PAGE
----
Jewell Students Help with Hurricane Harvey Relief

Over fall break, 10 William Jewell College students and two staff members made their way to Houston, Texas to help with Hurricane Harvey relief. The group left Jewell Wednesday Oct. 11 at 3 p.m. and returned at midnight Sunday Oct. 15.

The ten students were Jonathan Morris, senior psychology major; Rylan Schuster, senior accounting major; Aaron Brake, senior biology major; James Hobbs, first-year history and English major; Mason Bake, junior nonprofit leadership and business administration major; Tana Pottorf, senior biology major; Seki Anderson, senior biochemistry major; Hannah Keeney, sophomore chemistry major; Melissa Ward, sophomore pre-nursing and psychology major; and Zandie Mehlhaff, sophomore nursing and Applied Critical Thought and Inquiry major. They were accompanied by Jeff Buscher, College Chaplain, and Daniel Ramirez, Assistant Director of International Admission and Transfer Recruitment. 

Buscher organized the trip and connected with contacts in Houston.

“Over the course of three years, we took about five trips including Katrina. So when Harvey hit Houston, it was not long after school started and since we had fall break coming up in five weeks, I kind of put [forward] that possibility and I didn’t want it to be just my idea. So I put out a list to see who is interested in going and I started working finding a location, a place to stay, finding all the logistics work to do. The idea really came from disaster trips that came from the past. We did Katrina, we worked on cutting tree limbs after an ice storm in Springfield, we went to Florida one time after some hurricanes. We have a history of trying to respond to natural disaster when it is feasible at Jewell,” he said.

The group partnered with Butch Green, a cooperative Baptist fellowship missionary in that area, who works primarily with immigration and human trafficking issues. Green is currently working with disaster relief and is helping groups coming into Houston. He works with several different agencies to find projects and connect groups with residents who need help.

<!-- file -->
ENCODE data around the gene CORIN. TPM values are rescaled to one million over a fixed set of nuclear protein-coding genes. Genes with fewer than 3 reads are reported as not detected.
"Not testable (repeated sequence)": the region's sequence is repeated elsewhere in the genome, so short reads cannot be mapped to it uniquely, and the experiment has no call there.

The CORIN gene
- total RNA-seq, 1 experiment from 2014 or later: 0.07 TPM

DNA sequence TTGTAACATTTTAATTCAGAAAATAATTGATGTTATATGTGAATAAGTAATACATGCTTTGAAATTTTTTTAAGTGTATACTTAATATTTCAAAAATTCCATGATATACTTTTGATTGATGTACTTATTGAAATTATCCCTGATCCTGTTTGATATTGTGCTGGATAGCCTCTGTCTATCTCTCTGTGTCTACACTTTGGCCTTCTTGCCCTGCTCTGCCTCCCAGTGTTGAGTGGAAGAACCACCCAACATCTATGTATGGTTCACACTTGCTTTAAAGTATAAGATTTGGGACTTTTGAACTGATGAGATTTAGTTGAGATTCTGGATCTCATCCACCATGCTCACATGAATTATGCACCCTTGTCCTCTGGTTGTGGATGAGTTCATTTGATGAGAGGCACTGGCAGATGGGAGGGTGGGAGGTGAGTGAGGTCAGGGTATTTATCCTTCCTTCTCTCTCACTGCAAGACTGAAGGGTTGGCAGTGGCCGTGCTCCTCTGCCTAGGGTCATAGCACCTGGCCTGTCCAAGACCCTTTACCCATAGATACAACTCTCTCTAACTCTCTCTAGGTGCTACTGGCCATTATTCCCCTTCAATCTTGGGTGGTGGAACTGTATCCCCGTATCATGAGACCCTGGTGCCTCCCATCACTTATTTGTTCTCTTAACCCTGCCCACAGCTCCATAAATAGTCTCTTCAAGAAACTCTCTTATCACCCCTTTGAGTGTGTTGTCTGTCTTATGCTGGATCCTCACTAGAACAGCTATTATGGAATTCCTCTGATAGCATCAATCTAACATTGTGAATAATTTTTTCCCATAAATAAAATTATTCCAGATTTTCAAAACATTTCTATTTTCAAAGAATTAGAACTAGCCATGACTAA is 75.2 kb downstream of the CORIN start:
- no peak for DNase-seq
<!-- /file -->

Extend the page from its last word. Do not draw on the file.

The Jewell group stayed at Temple Baptist Church, which supplied them with air mattresses, snacks, toiletries and shower trailers.

Students who participated were fueled by the desire to help those in need.

“One of my future career goals as a person in the medical field is to use my knowledge gained from schooling and experience to be able to get up and leave if a natural disaster or man-made catastrophe arises. Although this hurricane relief trip was not medicine based, I had two hands that worked and a caring heart. I had no reason not to go and help,” said Pottorf.

The group worked with a Cambodian community that relies on growing water spinach for a living. The group cleaned the steel poles of the destroyed greenhouse so that the community could rebuild a new one. The volunteers also partnered with the Fifth Ward Community Redevelopment Corporation to clear damaged items from houses. The group then organized and managed donations for Home Depot that would help residents rebuild and restore their furniture.

Later, they helped individuals empty their houses and tear up ruined wooden floors. The houses required full gutting. The group also removed kitchen cabinets and tile walls from bathrooms.

Students had an overall positive experience and were proud of the contributions they made to the communities affected by Hurricane Harvey.

“My personal favorite part of the trip was talking with the families we helped during and after the projects. The stories they told were very eye-opening and impacted me to want to help in as many ways as I can in the future with people in similar situations,” said Morris.

“This trip has affected me as a person by showing me that people of natural disasters are optimistic and thankful. The storm took a lot of their material things away from them, but they cared more about the people. As long as family members and friends were safe, the material things did not matter as much. This is a very good message for everyone who takes life for granted. It’s not about what we have, but it’s about the people we have that matter,” said Ward.

Buscher gave advice to students who want to help out but are not sure where to start.

“If folks want to go to Florida or Puerto Rico to help out in these disaster relief locations, the best thing I can recommend is that you make some connections. Find an agency that is handling volunteers and can help find a meaningful project. And if people [at Jewell] need help finding those agencies, I am happy to help. Besides, there are Baptist groups, there are nonprofit agencies who are trustworthy and will give you good work to do.”

A previous version of this article was published with inaccuracies. 

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